L8413 S. Theater of Change: Artistry, Law, & Activism
Section 001, January 2019
Section Description Provided by Instructor
This January term course and practicum, the first of its kind, will enable participants to blend artistry, law, policy, and community engagement, and in this way to produce narratives with powerful impact in policy spaces where change can happen. The course will equip law students to tell powerful stories--themselves and in collaboration with artists and community members--and use legal knowledge and skills to amplify artists’ and community activists’ impact in venues where laws are made and power is exercised. The workshop will also build artists’ capacity to merge high quality, high impact, rigorous artistry with community narratives and research & high level policy activists. In the process all the participants will work with community members to amplify the power of their stories through artistry informed by legal and policy research. With criminal justice and education as the policy focal point, the workshop will enable participants to craft and enact compelling stories about justice and injustice in “theaters for change” where they can shift hearts and minds of thought leaders and policy makers.
The course grows out of a collaboration between the Broadway Advocacy Coalition (BAC) and Columbia Law School. BAC is an arts based organization dedicated to bridging the worlds of arts, justice and education for the purpose of building new collaborative methods for solving today’s most pressing social justice issues.
The course and practicum will be offered to a strategically selected group of law students, professional artists, and directly affected activists on the front lines of change work in the areas of education and criminal justice. It will create a space in which its participants can cross-train; to learn from each others’ toolkits and build collaborative capacity. At its core, it will focus on employing the arts as a tool for fostering empathy, communicating effectively and vividly, engaging communities in change work, valuing the place of emotion in this work, and ultimately restoring a just and equitable society. This course will also develop strategic capacity to connect artistry with policy, locate this work where it can make a concrete difference, and implement practices designed to make this change substantive and sustainable, rather than transitory. Participants will emerge from the course with the ability to practice ARTIVISM: art-making linked with community mobilization, activism, and substantive change around issues of equity and justice.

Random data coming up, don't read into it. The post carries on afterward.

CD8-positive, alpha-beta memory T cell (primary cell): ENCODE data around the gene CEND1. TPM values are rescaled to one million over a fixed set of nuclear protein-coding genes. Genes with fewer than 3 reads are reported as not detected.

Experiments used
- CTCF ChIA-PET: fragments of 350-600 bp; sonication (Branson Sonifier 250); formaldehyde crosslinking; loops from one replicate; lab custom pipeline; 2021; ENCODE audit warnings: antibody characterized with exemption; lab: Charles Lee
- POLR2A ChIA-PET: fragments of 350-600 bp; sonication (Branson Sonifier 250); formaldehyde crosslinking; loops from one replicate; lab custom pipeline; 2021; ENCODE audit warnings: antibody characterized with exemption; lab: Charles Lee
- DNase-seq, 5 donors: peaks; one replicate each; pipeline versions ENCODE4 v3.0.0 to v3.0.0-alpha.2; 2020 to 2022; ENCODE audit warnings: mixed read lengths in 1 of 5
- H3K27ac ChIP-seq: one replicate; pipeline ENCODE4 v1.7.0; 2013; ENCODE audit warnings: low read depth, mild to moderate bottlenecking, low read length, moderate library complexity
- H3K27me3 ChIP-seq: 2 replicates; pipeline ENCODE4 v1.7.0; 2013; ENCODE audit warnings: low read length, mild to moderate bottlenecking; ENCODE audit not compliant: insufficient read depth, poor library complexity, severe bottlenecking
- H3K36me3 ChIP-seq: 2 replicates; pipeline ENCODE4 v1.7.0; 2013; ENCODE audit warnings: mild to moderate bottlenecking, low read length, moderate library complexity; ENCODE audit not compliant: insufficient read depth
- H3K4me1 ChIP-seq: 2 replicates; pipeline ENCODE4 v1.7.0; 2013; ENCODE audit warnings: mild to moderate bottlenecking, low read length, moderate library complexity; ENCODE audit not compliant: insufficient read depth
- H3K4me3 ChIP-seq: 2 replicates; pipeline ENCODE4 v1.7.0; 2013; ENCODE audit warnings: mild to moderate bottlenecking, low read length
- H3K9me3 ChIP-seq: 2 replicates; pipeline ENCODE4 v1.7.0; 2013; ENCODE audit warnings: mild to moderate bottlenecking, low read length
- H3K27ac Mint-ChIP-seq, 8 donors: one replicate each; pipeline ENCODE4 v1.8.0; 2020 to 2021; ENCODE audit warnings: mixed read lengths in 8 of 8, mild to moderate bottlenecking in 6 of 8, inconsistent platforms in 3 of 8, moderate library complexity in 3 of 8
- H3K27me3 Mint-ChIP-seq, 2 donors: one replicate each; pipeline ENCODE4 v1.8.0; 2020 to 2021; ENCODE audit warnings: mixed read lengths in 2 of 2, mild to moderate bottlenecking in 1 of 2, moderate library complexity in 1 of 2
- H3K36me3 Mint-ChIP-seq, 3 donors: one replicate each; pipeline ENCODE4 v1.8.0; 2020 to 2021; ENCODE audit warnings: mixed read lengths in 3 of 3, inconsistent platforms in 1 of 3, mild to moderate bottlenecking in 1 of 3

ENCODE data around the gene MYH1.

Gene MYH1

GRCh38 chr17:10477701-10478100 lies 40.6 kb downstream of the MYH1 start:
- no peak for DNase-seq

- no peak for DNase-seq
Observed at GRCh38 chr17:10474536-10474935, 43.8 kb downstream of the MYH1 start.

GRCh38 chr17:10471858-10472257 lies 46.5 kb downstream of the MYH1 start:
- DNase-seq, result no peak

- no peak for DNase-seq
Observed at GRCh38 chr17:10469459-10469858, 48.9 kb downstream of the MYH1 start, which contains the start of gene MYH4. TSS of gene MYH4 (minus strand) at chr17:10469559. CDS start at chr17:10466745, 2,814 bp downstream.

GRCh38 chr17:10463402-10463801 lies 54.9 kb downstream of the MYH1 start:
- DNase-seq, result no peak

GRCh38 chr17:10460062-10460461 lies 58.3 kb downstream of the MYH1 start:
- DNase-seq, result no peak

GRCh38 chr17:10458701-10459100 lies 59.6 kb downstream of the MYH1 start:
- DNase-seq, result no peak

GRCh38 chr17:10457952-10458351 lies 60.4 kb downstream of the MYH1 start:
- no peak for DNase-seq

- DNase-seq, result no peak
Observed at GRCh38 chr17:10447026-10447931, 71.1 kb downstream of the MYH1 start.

The course will enable participants to link the theory and practice of artivism by: (1) building the capacity to communicate effectively through high-impact storytelling, (2) creating original pieces of work, informed by policy research and narratives gathered using the methodologies of both theater and law, (3) developing and applying theories of change that will integrate storytelling and performance with policy research and a survey of the political and bureaucratic landscape, with an eye towards how best to employ performance to achieve maximum impact towards achieving educational equity and transforming our justice system, and (4) arranging a new “theater for change” located in a policy venue, designed to maximize the broader impact of the performance.
The course consists of a week-long intensive January Term seminar (9:30-4), with the option for interested participants to continue the inquiry through a 1 credit weekly evening seminar, culminating in a public performance.
MTWRF 9:00-5:00 pm
GRAX Greene Annex Lounge
Method of Evaluation
J.D. Writing Credit
Learning Outcome Goals
Section 001, January 2020
Susan P. Sturm